Big bills loom as the world slips into recession

First Published in Business Day on   October 20th, 2022   |   by   Isaah Mhlanga

Big bills loom as the world slips into recession

Let's hope next week's medium-term budget rules out any form of fiscal adventurism

UK prime minister Liz Truss’s resignation just a few days after her finance minister, Kwasi Kwarteng, had vacated his position, should send a message to the Left that nice sounding unorthodox policy proposals are not necessarily practical and implementable. In the UK’s case they threatened to decimate people’s hard-earned pension funds, forcing the Bank of England to intervene.

It’s a pity Kwarteng did not tell his prime minister her plan was flawed. Fortunately, SA’s policymakers in Pretoria have been a last line of defence against such fiscal adventurism, and I hope next week’s medium-term budget policy statement affirms that. 

What should we look for in the medium-term budget? First, the global economic outlook is quite different from the one at the time of the budget in February. The IMF’s October World Economic Outlook expects that about a third of the global economy will fall into recession in 2022 or 2023, up from just under 5% at the beginning of the year.

Russia’s war in Ukraine heightened the acceleration in global inflation, particularly food and energy, and the euro area economy is in recession due to the energy crisis following the reduction of gas supplies from Russia. The UK’s inflation, interest rate, growth and fiscal outlooks have worsened after the announcement of the now partially reversed unfunded fiscal stimulus. Meanwhile, rising US interest rates will slow US and global growth to near recession in 2023. A global cost-of-living crisis and debt distress in some emerging markets present challenges for most policymakers. It is a different world altogether.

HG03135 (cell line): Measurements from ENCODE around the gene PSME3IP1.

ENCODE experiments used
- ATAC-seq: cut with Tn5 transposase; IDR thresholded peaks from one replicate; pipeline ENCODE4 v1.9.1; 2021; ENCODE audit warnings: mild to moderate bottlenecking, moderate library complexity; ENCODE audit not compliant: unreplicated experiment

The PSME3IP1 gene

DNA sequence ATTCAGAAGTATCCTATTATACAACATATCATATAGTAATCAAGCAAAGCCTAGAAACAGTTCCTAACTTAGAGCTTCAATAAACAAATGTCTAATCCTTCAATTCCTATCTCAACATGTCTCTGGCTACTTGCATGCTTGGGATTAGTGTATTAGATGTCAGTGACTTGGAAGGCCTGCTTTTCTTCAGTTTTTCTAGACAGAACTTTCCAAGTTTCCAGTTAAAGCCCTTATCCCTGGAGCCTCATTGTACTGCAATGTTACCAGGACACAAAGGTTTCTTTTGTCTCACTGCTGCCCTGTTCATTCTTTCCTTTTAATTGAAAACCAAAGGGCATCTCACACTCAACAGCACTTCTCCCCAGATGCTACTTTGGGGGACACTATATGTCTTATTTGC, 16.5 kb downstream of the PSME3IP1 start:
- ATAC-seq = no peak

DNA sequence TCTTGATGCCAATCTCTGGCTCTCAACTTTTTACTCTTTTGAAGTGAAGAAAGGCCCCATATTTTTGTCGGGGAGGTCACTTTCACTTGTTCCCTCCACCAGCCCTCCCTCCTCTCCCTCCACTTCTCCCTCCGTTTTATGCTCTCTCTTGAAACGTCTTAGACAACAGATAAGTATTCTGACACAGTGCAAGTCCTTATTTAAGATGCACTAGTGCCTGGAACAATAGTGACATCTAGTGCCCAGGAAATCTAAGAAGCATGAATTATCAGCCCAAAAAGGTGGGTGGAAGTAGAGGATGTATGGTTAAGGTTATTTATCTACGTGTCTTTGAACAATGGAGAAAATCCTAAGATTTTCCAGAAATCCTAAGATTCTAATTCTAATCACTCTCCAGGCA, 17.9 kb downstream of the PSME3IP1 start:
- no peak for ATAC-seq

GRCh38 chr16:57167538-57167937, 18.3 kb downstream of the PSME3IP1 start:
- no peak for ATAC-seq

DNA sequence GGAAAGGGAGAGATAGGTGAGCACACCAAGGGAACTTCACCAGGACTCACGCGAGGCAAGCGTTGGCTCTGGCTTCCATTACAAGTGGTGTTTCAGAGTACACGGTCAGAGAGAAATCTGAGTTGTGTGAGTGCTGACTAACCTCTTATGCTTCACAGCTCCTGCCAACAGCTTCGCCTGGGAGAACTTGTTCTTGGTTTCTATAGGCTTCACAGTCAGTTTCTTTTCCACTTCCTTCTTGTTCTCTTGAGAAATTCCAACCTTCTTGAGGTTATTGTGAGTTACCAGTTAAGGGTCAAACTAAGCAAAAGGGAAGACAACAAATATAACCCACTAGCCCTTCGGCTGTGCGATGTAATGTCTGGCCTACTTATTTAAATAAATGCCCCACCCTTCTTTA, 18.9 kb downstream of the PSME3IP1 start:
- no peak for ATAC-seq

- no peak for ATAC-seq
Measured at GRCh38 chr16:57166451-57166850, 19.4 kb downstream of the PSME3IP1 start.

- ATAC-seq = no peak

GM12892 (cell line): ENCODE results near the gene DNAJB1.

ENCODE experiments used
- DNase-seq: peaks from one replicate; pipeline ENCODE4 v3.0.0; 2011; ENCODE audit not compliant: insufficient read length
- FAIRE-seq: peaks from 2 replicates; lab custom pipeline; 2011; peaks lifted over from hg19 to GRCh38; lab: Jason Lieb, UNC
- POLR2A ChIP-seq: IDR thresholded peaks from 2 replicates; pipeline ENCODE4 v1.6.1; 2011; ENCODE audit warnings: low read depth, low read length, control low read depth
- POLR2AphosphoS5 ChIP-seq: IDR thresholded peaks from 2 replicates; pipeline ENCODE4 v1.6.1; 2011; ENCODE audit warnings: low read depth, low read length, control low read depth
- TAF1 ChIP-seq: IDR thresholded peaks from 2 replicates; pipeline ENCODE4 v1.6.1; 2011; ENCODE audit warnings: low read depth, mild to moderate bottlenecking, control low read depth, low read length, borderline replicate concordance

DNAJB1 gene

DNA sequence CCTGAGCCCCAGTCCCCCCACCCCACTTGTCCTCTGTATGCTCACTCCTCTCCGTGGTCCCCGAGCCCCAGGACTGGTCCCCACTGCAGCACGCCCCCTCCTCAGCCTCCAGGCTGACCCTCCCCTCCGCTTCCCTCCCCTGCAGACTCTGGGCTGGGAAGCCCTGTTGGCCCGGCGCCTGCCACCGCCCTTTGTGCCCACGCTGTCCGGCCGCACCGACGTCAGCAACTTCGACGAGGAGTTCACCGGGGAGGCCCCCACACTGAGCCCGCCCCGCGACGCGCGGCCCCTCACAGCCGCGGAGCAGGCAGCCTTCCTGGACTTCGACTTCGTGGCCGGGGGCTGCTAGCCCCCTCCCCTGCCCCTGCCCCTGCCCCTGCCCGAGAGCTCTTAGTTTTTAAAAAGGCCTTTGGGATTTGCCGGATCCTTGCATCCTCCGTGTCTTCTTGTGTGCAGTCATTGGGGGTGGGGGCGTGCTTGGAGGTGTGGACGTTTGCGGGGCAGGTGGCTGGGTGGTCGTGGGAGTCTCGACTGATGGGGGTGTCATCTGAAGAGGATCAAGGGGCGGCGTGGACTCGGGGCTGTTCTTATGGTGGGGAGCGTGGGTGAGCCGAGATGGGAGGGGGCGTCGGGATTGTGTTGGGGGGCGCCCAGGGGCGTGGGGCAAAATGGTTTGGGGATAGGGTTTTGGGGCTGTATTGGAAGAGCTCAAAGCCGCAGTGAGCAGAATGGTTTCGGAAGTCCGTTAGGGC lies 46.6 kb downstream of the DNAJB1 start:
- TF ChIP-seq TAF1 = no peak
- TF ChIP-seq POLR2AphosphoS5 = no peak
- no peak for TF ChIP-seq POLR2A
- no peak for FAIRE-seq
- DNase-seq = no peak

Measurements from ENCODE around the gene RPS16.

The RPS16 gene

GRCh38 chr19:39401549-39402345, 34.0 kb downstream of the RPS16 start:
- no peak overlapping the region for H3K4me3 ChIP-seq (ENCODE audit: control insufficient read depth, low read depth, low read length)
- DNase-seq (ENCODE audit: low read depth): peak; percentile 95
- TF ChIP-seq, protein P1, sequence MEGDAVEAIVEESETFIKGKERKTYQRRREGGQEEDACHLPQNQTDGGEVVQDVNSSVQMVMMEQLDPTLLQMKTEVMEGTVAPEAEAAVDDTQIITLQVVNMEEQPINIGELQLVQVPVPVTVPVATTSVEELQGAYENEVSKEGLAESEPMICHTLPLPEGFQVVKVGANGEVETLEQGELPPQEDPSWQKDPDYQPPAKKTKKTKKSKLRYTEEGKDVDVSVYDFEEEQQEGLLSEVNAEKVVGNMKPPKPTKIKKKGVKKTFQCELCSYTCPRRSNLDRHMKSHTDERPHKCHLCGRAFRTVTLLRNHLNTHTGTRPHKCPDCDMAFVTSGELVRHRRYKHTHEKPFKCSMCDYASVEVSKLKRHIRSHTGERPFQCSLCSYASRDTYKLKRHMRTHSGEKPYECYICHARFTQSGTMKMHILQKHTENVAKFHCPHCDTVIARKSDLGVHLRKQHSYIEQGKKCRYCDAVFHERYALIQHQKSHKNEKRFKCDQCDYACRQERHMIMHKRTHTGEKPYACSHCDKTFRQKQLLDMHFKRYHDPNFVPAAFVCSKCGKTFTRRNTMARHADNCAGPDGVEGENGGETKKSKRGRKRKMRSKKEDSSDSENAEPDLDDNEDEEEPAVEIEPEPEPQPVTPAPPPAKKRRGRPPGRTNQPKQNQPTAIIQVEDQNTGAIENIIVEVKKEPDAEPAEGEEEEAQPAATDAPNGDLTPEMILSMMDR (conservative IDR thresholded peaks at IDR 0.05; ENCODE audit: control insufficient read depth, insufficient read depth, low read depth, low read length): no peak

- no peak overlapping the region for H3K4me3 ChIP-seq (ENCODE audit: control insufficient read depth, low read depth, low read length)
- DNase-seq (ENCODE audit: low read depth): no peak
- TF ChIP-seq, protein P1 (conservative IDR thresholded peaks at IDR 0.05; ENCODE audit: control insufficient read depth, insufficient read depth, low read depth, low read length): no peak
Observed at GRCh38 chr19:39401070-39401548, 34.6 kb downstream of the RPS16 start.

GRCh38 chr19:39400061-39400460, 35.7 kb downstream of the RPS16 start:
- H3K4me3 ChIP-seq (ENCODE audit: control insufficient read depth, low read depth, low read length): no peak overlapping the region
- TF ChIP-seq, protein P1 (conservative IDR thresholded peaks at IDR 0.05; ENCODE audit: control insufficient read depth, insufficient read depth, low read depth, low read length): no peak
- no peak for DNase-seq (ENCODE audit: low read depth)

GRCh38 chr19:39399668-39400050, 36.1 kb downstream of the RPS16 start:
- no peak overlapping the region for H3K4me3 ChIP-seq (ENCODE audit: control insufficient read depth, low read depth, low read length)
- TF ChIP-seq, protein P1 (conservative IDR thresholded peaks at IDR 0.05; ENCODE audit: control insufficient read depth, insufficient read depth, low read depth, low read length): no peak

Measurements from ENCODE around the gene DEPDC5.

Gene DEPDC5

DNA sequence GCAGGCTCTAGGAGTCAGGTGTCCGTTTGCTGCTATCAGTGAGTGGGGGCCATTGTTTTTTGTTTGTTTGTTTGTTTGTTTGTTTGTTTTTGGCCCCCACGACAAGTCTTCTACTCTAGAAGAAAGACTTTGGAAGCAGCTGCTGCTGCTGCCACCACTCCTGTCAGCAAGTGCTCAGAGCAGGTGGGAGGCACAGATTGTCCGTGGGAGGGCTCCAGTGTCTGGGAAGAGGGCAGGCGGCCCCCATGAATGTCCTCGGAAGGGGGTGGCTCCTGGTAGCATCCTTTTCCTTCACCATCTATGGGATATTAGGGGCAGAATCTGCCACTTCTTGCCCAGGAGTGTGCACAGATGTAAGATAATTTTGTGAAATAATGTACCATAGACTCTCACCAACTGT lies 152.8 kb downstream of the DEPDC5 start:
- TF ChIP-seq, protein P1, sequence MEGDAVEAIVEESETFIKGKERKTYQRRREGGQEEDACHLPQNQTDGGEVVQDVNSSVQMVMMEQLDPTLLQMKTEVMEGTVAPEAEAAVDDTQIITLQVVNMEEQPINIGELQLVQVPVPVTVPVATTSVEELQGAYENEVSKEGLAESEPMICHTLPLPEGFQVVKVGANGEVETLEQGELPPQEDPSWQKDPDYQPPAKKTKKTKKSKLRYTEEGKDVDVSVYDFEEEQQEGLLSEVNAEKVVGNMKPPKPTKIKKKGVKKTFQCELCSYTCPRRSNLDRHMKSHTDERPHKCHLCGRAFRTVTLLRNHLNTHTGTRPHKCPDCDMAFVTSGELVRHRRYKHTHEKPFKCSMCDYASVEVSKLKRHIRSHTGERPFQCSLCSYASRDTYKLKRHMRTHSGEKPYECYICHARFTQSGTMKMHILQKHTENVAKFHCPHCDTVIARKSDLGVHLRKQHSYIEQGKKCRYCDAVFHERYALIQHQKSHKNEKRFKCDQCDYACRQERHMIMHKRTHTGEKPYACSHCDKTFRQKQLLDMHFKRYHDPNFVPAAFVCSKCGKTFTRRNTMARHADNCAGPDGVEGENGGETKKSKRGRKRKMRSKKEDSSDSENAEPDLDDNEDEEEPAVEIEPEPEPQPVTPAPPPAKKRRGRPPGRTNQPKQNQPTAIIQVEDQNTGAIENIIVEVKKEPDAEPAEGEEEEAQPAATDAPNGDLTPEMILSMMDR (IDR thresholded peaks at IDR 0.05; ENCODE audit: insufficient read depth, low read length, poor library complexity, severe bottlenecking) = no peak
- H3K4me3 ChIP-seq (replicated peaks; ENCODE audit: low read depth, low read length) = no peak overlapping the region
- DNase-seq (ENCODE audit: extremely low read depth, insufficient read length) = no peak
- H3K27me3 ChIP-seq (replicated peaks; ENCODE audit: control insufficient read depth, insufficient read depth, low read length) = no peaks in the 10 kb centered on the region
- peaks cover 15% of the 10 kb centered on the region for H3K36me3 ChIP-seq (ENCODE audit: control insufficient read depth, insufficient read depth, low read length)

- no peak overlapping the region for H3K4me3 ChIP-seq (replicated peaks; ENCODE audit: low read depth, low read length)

Within this global context finance minister Enoch Godongwana faces tough choices. The actual fiscal deficit and debt ratios are likely to show marginal improvement this fiscal year and next, due to better tax revenues driven by higher commodity prices, but the medium term holds significant risk of derailment. We expect a fiscal deficit of just under 5% of GDP and the debt ratio to improve to 70% of GDP and peak at about 73%, but remain sticky above the 70% level over the medium term.  

The most consequential issue is a solution to reduce Eskom’s nearly R400bn debt to improve its balance sheet so it can finance itself in the open market. Such debt relief is widely expected to be in the region of R200bn. There are no easy solutions, as the currency composition and exchange rate movements affect what can and can’t be done. The terms of the debt held by development finance institutions and credit export agencies are likely to be difficult, and negotiating a debt transfer solution will take time. Even so, markets, investors and credit ratings agencies expect a solution that will properly assess SA’s fiscal position and therefore credit rating.

There is also an expectation of details on the structure, quantum, and terms of the $8.5bn just transition financing. Key will be how much is disbursed, the terms attached and whether this increases the state’s debt level. A lot remains unclear, and details will help make an assessment of the fiscal position easier.  

The second major policy decision that will have an effect on the country’s fiscal position concerns the Social Relief of Distress (SRD) grant. Given the cost-of-living crisis on top of Covid-19 fallout there is pressure to convert the SRD into a permanent universal basic income grant (BIG). We expect the SRD to be extended for another year but remain unfunded after that, signalling that it’s a temporary measure and future extensions will depend on the availability of funding from revenue collections and economic growth.

Outside Eskom and the BIG, the government wage bill and funding of other SOEs will be key for the fiscal position and credit ratings. Beyond the immediate fiscal year, policy must frame government’s strategy on solving long standing policies that will encourage investment, grow the economy, create jobs and reduce poverty. In this respect we expect little to change in the medium-term budget as all is encompassed in the Economic Reconstruction & Recovery Plan, of which we expect an update on progress made since the February budget.

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